Because of this, the braking process needs to involve more accuracy and finesse than a car requires if we do not want to crash into the ground.

The front brake is the most critical brake on a motorcycle.

In any event, the front and the back each play an essential part, and it is best to utilize both of them at the same time whenever possible.

Why? Because the improper use of the front brake reduces the disc’s lifespan and increases the likelihood of damaging the bike and, in the worst-case scenario, causing the rider to lose control of the vehicle and fall off.

Therefore, we require the assistance of the rear brake to protect our backs; if we use the rear brake alone, we will need a significantly greater stopping distance, and the bike may kick back in more extreme circumstances.

Because of this, the experts advise applying roughly the following pressure percentages to each brake: 60% of that pressure should be applied to the front brake, and 40% of that pressure should be applied to the rear brake.

In a nutshell, you should use both of them simultaneously and, to the greatest extent possible, put your weight on the engine brake to slow down.

And last but not least, ensure that your hands and feet are always on the brakes whenever you are in an area with heavy traffic, an intersection, or generally in a situation where an unexpected danger could occur.

3. Before descending, you should always fall back on the side leg or the kickstand.

One of the primary initiation rites that every novice must complete is a series of falls from a standing or nearly standing start.

You will probably be the victim of some “silly” static fall.

The “good” thing is that the worst damage that can be done in these situations will be to your pride, depending on the people who see you in these situations.

The premise of the queen fall is that you start to get off the bike while leaning all your weight to one side (the exit movement), but you haven’t lowered the side stand first, so there’s nothing to support that weight.

It is probably the hazing that the bike has prepared for you, but that is what we are here for, to warn you that before getting off the bike, you must contact the ground yes or yes the side stand or kickstand if you do not want to fall sideways next to the bike.

If you do not want to fall sideways next to the bike, you must contact the ground, yes or, yes, the side stand or kickstand.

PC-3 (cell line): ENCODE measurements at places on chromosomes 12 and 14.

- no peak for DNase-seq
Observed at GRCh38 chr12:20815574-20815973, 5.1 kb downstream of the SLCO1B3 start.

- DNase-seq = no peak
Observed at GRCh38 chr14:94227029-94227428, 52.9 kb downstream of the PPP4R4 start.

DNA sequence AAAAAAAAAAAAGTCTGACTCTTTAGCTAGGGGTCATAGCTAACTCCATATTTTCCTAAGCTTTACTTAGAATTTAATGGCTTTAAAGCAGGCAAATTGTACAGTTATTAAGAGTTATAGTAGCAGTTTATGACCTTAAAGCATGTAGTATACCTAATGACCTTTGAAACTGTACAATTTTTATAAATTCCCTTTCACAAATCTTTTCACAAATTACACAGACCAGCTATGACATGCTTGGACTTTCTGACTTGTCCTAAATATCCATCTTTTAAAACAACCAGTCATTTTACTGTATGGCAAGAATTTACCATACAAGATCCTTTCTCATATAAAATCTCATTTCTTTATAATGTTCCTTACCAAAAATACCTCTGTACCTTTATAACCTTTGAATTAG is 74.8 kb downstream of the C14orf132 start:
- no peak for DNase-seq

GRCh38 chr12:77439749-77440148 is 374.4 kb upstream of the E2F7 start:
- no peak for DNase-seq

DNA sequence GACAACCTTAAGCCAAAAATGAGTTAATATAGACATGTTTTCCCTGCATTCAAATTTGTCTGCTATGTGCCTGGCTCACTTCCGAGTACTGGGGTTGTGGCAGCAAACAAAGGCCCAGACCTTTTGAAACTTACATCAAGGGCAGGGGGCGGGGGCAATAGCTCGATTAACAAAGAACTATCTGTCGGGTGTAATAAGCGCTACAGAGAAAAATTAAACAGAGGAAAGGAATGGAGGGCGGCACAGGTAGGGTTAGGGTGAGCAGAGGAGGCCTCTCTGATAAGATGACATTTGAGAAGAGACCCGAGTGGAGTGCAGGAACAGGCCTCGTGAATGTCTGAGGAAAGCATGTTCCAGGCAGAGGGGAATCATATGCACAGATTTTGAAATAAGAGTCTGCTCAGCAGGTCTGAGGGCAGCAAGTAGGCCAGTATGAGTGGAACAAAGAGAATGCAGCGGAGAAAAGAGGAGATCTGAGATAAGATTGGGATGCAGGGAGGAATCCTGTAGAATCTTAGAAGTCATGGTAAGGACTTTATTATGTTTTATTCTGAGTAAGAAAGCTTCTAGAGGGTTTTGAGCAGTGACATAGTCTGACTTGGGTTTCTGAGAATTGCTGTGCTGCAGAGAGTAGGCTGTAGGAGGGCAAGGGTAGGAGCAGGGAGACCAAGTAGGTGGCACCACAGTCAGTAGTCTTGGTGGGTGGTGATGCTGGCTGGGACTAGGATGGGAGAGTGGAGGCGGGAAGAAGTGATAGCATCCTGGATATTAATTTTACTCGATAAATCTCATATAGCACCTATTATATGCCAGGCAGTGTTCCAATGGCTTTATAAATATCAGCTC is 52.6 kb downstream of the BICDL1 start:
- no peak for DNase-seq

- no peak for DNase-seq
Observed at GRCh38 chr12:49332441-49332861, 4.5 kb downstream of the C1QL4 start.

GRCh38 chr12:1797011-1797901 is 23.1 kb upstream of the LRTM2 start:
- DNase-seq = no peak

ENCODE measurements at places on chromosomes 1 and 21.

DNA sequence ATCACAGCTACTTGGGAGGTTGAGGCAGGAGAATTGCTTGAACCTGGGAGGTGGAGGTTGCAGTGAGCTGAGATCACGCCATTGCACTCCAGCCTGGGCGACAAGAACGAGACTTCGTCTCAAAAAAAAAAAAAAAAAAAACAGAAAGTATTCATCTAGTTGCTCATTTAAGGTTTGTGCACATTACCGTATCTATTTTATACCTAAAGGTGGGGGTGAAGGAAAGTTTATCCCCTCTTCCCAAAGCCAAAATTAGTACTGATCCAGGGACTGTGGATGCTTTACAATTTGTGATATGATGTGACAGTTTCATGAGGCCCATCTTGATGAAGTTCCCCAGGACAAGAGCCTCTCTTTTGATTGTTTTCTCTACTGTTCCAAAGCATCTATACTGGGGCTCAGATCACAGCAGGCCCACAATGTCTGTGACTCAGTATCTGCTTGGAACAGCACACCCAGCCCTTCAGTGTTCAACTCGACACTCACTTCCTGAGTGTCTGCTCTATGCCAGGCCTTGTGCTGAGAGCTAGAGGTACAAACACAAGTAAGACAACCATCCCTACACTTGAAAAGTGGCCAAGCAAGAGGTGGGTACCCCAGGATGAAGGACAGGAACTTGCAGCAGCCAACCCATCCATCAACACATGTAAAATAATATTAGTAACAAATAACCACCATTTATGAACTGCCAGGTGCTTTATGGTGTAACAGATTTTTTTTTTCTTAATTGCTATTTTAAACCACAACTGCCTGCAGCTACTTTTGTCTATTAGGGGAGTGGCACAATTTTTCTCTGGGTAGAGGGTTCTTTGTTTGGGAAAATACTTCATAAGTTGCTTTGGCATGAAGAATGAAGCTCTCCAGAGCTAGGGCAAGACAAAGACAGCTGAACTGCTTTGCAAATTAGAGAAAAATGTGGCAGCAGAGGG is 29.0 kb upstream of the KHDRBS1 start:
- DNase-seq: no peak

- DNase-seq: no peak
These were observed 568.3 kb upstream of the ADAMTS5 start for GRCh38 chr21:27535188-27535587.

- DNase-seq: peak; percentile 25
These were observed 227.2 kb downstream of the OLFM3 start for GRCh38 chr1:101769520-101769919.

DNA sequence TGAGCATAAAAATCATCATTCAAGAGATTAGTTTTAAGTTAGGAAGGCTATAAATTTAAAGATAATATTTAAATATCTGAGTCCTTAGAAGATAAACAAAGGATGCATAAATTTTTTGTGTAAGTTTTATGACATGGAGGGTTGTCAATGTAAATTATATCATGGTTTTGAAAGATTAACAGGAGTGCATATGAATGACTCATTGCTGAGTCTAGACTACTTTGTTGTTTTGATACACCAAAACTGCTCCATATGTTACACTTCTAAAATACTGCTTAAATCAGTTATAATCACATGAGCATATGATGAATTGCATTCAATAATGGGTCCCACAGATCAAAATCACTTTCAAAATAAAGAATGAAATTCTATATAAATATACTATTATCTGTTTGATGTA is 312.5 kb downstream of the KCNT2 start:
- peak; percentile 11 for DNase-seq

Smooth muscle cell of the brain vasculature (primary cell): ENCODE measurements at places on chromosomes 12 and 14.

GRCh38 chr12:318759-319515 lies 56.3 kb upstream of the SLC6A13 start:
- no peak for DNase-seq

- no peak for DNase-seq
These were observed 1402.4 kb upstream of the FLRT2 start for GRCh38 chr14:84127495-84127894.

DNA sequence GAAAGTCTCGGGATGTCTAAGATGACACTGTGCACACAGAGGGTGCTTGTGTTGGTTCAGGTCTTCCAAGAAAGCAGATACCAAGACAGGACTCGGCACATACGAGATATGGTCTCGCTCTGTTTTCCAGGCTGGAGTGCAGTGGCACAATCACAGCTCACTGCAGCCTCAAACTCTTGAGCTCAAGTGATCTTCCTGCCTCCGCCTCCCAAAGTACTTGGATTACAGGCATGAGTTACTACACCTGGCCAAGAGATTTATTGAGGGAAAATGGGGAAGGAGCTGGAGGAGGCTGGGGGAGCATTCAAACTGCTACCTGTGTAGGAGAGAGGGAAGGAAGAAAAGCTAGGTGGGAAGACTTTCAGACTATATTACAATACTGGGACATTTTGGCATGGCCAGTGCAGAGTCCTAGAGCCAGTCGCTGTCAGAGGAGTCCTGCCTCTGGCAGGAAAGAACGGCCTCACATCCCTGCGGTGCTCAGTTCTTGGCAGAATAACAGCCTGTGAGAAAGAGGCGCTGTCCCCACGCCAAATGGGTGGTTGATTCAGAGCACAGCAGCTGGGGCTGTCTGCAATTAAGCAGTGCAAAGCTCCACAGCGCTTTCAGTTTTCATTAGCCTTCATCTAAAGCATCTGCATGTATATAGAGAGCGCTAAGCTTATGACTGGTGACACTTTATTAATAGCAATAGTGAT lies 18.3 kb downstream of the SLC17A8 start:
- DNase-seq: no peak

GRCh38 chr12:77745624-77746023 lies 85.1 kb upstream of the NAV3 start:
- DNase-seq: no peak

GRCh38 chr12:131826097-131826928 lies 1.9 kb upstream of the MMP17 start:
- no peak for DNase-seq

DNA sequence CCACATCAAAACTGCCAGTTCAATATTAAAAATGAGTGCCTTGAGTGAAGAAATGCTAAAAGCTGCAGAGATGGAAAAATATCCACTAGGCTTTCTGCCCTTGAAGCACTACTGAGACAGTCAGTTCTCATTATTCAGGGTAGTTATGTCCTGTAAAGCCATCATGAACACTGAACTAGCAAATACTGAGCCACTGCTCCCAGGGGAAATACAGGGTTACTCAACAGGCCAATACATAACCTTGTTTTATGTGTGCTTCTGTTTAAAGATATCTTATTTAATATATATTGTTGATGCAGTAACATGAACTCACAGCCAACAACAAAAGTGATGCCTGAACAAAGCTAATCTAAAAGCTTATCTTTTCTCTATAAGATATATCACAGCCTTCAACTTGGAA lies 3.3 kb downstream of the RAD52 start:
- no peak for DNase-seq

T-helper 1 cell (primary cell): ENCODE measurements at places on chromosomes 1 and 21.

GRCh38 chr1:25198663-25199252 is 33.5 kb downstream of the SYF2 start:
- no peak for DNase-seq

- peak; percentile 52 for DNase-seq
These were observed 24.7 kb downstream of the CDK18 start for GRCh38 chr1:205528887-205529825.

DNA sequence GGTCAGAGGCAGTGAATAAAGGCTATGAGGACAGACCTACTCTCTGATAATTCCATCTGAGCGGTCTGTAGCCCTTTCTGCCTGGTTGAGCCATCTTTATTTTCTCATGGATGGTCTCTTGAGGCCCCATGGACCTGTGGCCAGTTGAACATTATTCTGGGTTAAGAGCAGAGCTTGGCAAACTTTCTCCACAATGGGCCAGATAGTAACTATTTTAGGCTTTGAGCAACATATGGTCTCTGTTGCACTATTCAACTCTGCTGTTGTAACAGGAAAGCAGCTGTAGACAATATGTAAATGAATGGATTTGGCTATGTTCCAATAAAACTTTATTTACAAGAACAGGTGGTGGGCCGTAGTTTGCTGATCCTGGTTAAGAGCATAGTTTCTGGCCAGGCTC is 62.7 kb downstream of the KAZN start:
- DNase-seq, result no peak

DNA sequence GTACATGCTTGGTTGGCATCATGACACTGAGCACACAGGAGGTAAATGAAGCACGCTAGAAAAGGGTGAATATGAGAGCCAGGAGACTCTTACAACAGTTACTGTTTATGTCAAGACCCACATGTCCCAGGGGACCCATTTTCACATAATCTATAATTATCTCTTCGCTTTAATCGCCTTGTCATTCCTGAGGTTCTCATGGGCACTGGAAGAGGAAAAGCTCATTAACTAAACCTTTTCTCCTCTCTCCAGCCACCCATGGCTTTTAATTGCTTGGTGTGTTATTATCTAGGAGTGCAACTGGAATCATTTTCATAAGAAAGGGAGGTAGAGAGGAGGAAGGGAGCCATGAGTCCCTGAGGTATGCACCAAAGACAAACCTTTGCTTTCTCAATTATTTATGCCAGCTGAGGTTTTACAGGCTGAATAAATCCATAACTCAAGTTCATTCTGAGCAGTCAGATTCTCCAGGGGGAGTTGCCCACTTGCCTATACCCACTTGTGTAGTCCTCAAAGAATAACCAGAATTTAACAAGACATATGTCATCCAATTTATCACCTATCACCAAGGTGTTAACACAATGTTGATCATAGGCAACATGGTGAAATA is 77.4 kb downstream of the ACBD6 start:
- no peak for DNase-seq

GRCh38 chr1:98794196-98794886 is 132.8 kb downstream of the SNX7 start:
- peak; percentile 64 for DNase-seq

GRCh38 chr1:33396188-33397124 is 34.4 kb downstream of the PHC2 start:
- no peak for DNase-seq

In conclusion, you need to be aware that once you park your bike, the side stand or kickstand will be responsible for supporting the entire weight of the bicycle.

Therefore, getting off the bike without first lowering this element, either because you have forgotten or already relaxed, is equivalent to a “silly” fall and complete and utter ridicule.

4. Don’t get in a rush to raise your legs. Take your time.

One more of the “silly” falls that can be attributed to inexperience behind the handlebars is when the rider cannot maintain control of the bicycle after beginning movement from a stop.

Even on an automatic scooter, we can crash to the ground if we do not adequately manage the gas while we are stopped.

However, the likelihood of this happening on a motorcycle with gears increases significantly.

As a result, we advise you to spend a little bit more time getting your feet on the bike to gain stability.

Remember that only two of the vehicle’s wheels are in contact with the road surface.

Keep your legs semi-flexed off the bike until you have enough traction to get your feet up and engage the next gear.

Once you have performed the gas and clutch play, do not be in a hurry to get your legs up on the bike. Instead, do not hurry to get your legs up on the bike.

5. Make the corners as open as possible.

It is essential to adjust your speed appropriately for the straightaway when the corners appear; failing to do so increases the likelihood of finding yourself in an undesirable position.

According to those knowledgeable in the subject, the most crucial part of taking a curve is its approach; in other words, a good line can only be achieved with a triumphant arrival.

As a result, the most challenging aspect is determining how quickly to ride into each section and how far over to lean the motorcycle.

If you want a wider turning radius as a rider, you need to slow down and move to the edge of your lane. This will give you more room to maneuver.

Once you have reached the turning point and become wide, you should stop applying brakes and lean on the bike.

Taking the turn without accelerating as soon as you are inside the arc would be best, then gradually opening the throttle to maintain speed throughout the line.

If you have chosen the correct line, the point at which you exit the turn, you can straighten out and gradually pick up your speed until the next turn is the most comfortable.

On the contrary, leaving the lane or leaning the bike too much with the body are signs that the rider has not taken the correct line and are symptoms of not taking the proper sequence.